Note that for both array and array_view, regardless of rank, you can also pass a single integer to the subscript operator which results in a projection of the data, and (for both array and array_view) you get back an array_view of rank N-1 (or if the rank was 1, you get back just the element at that location).

Not Covered

In this already very long post, I am not going to cover three very cool methods (and related overloads) that both array and array_view expose: view_as, section, reinterpret_as. We'll revisit those at some point in the future, probably on the team blog.

parallel_for_each from amp.h – part 1

Tue, September 6, 2011, 07:52 PM under GPGPU | ParallelComputing

This posts assumes that you've read my other C++ AMP posts on index<N> and extent<N>, as well as about the restrict modifier. It also assumes you are familiar with C++ lambdas (if not, follow my links to C++ documentation).

Basic structure and parameters

Now we are ready for part 1 of the description of the new overload for the concurrency::parallel_for_each function. The basic new parallel_for_each method signature returns void and accepts two parameters:

  • a extent<N>
  • a restrict(amp) lambda, whose signature is such that it returns void and accepts an index of the same rank as the extent

So it looks something like this (with generous returns for more palatable formatting) assuming we are dealing with a 2-dimensional space:

  // some_code_A
    e, // e  is of type extent<2>
    [ ](index<2> idx) restrict(amp)
      // kernel code
  // some_code_B

The parallel_for_each will execute the body of the lambda (which must have the restrict modifier), on the GPU. We also call the lambda body the "kernel". The kernel will be executed multiple times, once per scheduled GPU thread. The only difference in each execution is the value of the index object (aka as the GPU thread ID in this context) that gets passed to your kernel code. The number of GPU threads (and the values of each index) is determined by the extent object you pass, as described next.

In this context, one way to think about it is that the extent generates a number of index objects. So for the example above, if your extent was setup by some_code_A as follows:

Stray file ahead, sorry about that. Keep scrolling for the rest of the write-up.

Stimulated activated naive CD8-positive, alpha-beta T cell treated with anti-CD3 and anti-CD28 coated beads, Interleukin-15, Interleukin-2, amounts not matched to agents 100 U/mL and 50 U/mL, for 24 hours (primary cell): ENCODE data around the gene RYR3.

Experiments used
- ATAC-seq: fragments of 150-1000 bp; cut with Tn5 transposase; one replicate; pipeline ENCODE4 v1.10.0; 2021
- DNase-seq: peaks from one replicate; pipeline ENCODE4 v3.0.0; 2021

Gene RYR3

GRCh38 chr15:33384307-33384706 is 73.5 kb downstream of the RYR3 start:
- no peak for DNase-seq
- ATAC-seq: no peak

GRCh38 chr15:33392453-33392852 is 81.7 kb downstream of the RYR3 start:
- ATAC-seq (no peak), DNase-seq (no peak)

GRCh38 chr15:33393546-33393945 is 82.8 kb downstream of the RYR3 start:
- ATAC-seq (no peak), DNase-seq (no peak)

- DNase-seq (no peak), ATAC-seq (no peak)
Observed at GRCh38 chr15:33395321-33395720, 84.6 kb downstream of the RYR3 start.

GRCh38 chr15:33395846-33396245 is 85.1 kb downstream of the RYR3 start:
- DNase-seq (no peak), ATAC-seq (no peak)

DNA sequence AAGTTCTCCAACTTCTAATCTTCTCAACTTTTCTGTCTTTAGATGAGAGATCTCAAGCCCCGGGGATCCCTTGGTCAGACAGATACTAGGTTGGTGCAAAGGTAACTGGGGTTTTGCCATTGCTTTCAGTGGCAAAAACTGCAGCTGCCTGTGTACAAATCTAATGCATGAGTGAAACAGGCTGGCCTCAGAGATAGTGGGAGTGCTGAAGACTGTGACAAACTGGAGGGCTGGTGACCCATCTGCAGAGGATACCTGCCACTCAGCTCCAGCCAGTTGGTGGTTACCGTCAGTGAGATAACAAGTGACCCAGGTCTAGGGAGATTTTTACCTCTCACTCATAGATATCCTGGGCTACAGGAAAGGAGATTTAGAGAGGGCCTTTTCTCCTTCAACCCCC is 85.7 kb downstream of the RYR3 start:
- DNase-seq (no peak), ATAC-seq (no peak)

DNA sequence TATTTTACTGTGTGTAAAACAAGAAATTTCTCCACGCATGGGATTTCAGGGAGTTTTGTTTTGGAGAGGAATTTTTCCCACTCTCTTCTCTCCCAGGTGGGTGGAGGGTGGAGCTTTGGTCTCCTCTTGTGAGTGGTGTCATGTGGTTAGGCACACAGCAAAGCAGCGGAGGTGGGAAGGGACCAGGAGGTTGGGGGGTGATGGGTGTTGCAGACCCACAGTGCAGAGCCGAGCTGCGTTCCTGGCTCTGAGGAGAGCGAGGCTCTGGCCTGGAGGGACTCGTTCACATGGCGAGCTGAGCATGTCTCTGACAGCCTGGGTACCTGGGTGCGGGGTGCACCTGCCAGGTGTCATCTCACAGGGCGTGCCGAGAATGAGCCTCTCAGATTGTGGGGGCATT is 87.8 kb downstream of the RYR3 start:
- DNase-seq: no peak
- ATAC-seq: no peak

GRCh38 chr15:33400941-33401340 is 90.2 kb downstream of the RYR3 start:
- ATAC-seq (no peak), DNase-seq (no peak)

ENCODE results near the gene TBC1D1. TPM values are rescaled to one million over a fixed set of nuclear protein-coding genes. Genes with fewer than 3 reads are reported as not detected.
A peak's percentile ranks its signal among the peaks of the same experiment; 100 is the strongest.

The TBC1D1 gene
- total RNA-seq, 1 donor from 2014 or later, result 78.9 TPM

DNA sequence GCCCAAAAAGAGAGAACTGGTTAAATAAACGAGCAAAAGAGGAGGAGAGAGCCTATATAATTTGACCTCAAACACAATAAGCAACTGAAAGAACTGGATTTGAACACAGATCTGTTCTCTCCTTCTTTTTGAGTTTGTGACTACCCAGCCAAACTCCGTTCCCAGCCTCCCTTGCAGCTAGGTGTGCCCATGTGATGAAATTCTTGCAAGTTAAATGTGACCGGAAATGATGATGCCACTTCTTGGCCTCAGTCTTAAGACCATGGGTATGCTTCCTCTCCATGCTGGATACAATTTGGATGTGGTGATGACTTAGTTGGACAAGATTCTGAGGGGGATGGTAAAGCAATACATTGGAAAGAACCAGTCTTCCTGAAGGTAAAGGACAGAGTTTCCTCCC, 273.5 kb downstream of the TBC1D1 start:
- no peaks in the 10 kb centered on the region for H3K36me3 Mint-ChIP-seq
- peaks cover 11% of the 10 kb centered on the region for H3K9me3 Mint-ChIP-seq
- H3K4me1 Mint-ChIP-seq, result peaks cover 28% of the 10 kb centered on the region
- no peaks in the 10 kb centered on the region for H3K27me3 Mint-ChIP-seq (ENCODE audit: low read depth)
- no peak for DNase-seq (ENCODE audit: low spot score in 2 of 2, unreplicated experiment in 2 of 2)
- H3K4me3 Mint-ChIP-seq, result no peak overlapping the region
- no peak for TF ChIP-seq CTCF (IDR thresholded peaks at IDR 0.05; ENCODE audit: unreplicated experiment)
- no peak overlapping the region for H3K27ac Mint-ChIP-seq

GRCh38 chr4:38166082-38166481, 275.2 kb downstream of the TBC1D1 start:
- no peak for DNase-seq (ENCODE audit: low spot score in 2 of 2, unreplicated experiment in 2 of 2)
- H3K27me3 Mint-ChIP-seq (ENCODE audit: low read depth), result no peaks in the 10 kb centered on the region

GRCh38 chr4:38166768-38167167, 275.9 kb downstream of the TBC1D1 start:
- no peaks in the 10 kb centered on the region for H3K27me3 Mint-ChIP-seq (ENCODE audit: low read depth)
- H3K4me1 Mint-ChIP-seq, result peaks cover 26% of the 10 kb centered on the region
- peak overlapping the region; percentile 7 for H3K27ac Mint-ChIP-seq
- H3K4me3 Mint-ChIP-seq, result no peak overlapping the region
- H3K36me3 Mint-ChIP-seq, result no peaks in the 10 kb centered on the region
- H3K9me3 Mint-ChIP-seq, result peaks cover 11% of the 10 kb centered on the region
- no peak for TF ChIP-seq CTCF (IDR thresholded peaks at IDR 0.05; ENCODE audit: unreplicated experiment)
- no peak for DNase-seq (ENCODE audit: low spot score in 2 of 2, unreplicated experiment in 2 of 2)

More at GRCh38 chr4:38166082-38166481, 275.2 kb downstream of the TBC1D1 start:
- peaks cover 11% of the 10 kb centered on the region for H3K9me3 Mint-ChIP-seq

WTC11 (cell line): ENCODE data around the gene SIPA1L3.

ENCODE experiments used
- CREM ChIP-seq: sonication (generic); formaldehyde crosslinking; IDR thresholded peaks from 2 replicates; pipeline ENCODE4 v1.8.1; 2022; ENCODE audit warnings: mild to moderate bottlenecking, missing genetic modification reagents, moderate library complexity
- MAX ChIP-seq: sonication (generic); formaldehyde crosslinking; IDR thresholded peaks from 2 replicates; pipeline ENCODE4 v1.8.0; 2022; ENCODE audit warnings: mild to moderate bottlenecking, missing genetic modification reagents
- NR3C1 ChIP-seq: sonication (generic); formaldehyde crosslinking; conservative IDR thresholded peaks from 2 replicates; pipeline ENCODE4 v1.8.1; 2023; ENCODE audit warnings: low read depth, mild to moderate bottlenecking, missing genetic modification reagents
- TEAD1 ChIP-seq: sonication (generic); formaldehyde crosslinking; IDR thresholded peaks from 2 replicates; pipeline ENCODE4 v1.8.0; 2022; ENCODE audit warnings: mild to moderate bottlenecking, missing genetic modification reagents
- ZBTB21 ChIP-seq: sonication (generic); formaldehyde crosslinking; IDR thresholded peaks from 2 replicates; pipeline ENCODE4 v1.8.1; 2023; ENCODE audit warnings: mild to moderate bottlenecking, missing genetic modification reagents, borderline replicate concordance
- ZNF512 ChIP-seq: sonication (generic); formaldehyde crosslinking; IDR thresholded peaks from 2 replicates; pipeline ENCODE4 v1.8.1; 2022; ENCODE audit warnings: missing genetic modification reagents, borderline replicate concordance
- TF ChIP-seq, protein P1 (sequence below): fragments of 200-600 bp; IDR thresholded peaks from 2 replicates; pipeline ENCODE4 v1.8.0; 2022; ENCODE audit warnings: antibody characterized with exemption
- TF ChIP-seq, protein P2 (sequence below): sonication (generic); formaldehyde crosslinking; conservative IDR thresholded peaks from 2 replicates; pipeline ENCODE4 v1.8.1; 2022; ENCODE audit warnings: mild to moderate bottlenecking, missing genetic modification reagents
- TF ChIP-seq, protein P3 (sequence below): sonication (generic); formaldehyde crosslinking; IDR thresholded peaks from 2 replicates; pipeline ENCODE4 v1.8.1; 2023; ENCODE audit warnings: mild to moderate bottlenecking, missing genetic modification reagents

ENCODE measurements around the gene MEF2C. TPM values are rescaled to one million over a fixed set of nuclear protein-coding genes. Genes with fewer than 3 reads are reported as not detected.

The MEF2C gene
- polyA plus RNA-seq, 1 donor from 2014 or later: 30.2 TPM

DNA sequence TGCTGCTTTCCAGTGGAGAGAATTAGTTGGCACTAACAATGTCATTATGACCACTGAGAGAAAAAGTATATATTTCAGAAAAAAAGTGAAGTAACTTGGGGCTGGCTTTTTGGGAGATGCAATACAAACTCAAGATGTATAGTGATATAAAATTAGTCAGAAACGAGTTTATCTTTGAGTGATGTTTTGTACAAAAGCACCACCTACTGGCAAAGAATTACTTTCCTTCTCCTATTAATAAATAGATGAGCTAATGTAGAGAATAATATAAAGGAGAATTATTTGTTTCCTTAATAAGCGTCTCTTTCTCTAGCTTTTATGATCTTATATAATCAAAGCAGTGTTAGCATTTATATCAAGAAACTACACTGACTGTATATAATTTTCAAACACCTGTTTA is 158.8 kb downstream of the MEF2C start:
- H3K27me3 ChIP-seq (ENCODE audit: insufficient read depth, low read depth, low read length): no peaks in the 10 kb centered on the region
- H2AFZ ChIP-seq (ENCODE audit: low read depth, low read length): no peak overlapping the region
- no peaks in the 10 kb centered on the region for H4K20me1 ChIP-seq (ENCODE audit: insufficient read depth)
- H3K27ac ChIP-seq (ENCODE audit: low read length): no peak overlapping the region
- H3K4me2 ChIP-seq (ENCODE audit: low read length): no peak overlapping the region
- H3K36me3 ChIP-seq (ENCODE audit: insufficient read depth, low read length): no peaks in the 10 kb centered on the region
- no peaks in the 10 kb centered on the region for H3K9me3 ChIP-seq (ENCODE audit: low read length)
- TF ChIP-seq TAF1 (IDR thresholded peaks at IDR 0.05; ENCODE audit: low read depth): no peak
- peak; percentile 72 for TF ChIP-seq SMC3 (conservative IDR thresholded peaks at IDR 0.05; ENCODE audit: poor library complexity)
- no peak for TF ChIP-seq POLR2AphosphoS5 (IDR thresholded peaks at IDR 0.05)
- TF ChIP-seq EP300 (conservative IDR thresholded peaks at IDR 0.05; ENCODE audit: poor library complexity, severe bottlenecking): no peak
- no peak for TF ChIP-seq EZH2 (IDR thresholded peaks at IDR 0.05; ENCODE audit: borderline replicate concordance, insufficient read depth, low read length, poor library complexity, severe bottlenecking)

extent<2> e(2,3);

...then given that: e.size()==6, e[0]==2, and e[1]==3

...the six index<2> objects it generates (and hence the values that your lambda would receive) are:

   (0,0) (1,0) (0,1) (1,1) (0,2) (1,2)

So what the above means is that the lambda body with the algorithm that you wrote will get executed 6 times and the index<2> object you receive each time will have one of the values just listed above (of course, each one will only appear once, the order is indeterminate, and they are likely to call your code at the same exact time). Obviously, in real GPU programming, you'd typically be scheduling thousands if not millions of threads, not just 6.

If you've been following along you should be thinking: "that is all fine and makes sense, but what can I do in the kernel since I passed nothing else meaningful to it, and it is not returning any values out to me?"

Passing data in and out

It is a good question, and in data parallel algorithms indeed you typically want to pass some data in, perform some operation, and then typically return some results out. The way you pass data into the kernel, is by capturing variables in the lambda (again, if you are not familiar with them, follow the links about C++ lambdas), and the way you use data after the kernel is done executing is simply by using those same variables.

In the example above, the lambda was written in a fairly useless way with an empty capture list: [ ](index<2> idx) restrict(amp), where the empty square brackets means that no variables were captured.

If instead I write it like this [&](index<2> idx) restrict(amp), then all variables in the some_code_A region are made available to the lambda by reference, but as soon as I try to use any of those variables in the lambda, I will receive a compiler error. This has to do with one of the amp restrictions, where essentially only one type can be captured by reference: objects of the new concurrency::array class that I'll introduce in the next post (suffice for now to think of it as a container of data).